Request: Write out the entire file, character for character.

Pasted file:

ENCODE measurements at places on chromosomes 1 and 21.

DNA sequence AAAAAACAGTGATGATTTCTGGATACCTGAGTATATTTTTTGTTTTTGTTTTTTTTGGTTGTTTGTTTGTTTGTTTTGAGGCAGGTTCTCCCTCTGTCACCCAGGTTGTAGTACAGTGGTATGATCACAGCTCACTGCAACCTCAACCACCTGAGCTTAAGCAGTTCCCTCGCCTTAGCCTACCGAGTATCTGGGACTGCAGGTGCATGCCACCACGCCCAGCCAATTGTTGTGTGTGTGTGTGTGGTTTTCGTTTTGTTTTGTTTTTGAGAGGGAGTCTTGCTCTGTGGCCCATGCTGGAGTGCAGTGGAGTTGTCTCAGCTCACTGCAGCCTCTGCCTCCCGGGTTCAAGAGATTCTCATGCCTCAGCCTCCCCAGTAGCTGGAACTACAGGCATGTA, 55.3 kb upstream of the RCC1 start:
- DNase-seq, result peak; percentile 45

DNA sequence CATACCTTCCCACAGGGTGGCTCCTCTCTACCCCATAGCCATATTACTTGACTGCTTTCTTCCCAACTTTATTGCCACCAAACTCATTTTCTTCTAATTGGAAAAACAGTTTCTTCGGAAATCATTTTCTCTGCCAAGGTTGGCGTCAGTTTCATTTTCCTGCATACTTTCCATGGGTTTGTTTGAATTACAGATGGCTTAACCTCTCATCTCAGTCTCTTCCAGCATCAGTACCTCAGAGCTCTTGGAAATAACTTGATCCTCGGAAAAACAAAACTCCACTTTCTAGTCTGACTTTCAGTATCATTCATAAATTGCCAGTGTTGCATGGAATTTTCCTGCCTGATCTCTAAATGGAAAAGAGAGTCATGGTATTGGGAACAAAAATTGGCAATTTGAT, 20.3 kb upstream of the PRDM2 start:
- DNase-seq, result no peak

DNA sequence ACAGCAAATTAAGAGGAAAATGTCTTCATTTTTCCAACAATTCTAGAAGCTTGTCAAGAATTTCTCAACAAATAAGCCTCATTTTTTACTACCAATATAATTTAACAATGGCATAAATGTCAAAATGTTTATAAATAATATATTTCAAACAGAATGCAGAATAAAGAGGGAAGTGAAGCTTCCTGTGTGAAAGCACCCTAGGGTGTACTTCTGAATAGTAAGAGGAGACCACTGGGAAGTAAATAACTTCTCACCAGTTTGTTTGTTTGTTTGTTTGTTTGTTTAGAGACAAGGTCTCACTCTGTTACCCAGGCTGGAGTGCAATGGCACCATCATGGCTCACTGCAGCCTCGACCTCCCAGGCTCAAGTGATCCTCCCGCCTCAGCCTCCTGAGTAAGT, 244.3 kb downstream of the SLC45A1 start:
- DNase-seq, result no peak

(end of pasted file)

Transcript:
ENCODE measurements at places on chromosomes 1 and 21.

DNA sequence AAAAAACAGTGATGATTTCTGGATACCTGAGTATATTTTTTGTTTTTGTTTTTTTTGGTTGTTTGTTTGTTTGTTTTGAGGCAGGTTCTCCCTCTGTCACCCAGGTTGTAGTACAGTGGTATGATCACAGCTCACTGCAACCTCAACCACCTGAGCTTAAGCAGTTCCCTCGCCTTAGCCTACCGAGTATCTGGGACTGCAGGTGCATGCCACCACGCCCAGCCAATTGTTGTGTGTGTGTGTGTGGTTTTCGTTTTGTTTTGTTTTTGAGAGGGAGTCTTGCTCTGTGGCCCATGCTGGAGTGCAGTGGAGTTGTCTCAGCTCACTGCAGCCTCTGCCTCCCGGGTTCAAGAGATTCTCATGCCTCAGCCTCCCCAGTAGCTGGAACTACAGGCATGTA, 55.3 kb upstream of the RCC1 start:
- DNase-seq, result peak; percentile 45

DNA sequence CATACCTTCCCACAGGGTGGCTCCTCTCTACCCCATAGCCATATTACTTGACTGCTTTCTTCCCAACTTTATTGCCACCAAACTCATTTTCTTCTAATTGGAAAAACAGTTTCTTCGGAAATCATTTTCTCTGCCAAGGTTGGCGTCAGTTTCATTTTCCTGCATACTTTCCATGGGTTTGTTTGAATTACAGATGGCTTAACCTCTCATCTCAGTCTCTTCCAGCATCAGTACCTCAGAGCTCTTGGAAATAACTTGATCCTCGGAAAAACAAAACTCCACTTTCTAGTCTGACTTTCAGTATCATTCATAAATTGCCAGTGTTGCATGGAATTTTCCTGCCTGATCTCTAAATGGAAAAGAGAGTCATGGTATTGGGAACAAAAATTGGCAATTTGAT, 20.3 kb upstream of the PRDM2 start:
- DNase-seq, result no peak

DNA sequence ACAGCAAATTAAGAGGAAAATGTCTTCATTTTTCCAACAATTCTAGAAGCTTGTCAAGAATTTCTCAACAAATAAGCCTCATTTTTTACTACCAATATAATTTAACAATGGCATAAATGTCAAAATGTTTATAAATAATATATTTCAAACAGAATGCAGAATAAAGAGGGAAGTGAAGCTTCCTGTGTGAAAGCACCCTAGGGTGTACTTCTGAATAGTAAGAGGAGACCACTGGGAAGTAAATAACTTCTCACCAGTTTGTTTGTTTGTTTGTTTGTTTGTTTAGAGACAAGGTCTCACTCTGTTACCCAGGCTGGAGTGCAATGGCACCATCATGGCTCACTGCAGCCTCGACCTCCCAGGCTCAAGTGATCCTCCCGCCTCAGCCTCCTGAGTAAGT, 244.3 kb downstream of the SLC45A1 start:
- DNase-seq, result no peak